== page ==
Moving Files and Folders

(or “Why File Synchronisation is Hard”)

One of the questions I get asked most often is why it’s not currently possible to move files or folders in UX Write. While this might seem like a very simple feature to add, there’s actually a lot more to the story, due to the need to ensure reliable file synchronisation in which no data loss can ever occur.

Normally, this is all handled by the operating system and third-party sync clients like that provided by Dropbox. However, Apple made the tremendously unfortunate decision to exclude any notion of a user-visible filesystem on iOS, so this isn’t possible. Desktop operating systems have had built-in file management capabilities for more than thirty years, and everyone who’s ever used a personal computer is familiar with the concept of organising their files into different folders.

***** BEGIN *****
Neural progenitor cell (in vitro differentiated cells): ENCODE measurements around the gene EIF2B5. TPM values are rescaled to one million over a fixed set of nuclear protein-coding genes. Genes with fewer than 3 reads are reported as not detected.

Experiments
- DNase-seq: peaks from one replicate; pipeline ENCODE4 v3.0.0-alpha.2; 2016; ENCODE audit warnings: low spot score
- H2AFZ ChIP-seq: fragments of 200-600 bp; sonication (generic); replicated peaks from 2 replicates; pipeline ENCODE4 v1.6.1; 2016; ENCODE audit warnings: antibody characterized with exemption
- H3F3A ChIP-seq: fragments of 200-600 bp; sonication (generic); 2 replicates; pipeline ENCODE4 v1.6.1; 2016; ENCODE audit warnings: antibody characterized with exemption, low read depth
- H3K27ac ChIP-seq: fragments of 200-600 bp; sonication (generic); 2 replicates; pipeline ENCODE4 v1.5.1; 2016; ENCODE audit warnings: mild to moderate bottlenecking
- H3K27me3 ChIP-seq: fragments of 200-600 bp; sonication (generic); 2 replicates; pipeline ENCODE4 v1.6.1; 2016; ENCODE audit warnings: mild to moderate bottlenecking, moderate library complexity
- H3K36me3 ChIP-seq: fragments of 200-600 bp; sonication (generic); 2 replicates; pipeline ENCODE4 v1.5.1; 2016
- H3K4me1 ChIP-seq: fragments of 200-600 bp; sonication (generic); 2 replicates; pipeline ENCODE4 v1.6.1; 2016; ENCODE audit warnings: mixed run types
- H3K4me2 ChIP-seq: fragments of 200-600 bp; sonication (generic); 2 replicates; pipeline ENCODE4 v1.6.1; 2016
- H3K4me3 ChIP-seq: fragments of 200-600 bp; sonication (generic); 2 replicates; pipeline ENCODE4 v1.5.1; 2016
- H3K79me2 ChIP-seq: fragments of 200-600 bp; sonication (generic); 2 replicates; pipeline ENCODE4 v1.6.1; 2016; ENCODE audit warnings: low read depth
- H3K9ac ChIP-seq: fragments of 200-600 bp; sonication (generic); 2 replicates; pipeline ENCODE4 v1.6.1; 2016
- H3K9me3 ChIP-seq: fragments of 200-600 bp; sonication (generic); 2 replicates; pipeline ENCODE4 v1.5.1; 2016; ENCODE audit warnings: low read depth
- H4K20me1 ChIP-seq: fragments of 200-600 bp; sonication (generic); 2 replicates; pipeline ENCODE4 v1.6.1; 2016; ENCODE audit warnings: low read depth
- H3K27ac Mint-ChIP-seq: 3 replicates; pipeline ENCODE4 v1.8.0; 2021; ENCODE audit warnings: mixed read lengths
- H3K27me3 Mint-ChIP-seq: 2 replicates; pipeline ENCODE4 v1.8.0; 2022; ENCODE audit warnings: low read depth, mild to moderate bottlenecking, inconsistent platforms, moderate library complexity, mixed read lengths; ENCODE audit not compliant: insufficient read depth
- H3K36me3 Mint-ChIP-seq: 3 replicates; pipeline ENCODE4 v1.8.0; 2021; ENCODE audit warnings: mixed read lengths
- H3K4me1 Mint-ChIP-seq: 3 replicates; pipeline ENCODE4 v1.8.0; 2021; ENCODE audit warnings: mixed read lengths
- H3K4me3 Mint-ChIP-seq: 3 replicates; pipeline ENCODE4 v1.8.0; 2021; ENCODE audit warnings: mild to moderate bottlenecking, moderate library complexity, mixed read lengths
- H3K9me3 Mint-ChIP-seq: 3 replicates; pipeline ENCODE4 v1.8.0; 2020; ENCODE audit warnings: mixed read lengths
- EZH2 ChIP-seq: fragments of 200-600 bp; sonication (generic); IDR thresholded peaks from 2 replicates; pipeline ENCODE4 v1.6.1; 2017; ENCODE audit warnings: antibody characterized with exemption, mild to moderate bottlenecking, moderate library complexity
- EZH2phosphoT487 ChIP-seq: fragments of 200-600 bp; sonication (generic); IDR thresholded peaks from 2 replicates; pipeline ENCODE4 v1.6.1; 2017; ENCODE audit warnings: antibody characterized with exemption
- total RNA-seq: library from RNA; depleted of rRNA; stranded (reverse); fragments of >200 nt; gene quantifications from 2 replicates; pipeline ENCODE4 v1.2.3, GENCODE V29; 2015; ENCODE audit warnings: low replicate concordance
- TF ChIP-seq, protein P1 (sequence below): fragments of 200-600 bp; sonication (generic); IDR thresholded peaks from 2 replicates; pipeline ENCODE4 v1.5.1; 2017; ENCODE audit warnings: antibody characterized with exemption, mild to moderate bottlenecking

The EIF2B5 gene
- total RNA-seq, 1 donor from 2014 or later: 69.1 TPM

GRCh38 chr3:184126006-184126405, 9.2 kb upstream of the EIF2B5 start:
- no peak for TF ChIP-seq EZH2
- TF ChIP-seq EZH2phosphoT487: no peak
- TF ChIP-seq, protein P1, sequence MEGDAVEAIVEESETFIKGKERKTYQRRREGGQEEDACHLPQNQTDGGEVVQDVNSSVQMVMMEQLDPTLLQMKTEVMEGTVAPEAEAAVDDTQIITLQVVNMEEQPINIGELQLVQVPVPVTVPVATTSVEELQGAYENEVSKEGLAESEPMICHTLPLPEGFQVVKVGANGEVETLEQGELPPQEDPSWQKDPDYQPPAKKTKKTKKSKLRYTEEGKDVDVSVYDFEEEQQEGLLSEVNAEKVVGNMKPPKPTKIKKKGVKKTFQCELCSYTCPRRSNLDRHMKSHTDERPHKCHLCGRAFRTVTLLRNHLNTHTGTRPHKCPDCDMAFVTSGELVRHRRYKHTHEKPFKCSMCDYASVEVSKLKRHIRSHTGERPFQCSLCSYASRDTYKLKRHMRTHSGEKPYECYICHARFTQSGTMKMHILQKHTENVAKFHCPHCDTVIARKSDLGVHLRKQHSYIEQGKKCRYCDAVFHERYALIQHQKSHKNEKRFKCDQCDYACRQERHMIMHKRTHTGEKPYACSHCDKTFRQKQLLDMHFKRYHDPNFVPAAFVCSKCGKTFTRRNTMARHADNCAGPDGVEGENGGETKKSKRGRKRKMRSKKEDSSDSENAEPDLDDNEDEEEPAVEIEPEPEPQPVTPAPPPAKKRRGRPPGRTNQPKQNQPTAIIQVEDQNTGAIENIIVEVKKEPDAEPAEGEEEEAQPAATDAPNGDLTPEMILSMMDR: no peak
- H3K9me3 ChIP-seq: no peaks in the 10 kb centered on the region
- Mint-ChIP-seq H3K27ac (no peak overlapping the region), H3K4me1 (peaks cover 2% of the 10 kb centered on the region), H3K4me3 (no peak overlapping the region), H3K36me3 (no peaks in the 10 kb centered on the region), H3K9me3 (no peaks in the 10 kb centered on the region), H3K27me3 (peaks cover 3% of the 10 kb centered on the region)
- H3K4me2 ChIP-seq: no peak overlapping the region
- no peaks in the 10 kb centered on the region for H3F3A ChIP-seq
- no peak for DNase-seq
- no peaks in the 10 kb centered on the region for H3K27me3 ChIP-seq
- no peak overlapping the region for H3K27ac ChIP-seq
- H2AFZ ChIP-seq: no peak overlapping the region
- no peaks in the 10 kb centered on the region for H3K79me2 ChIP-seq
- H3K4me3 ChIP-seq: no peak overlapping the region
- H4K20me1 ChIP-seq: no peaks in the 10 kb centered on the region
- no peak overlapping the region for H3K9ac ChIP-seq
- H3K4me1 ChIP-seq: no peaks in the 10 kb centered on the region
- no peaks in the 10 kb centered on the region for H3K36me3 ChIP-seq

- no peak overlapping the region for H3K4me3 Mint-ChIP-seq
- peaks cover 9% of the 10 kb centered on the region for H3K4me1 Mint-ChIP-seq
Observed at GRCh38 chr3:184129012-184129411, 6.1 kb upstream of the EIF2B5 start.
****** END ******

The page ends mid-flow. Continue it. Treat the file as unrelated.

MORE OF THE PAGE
While unnecessary for casual usage like browsing the web or playing games, file management is absolutely critical for content creation and management; its omission from iOS cripples the iPad as a productivity device. Nonetheless, it is possible for individual app developers to work around this limitation, but doing so is highly non-trivial in the case where synchronisation with an online file storage service is needed.

For the developer, moving files locally on a device is trivial to implement. There’s programming interfaces built in to the operating system to do this, and it’s a simple task to create a user interface for selecting the files to move and their destination. The difficulty lies in synchronising those changes with a server (or “The Cloud”, if you prefer that term) in such a way that guarantees no data gets lost in the process.

Clients and server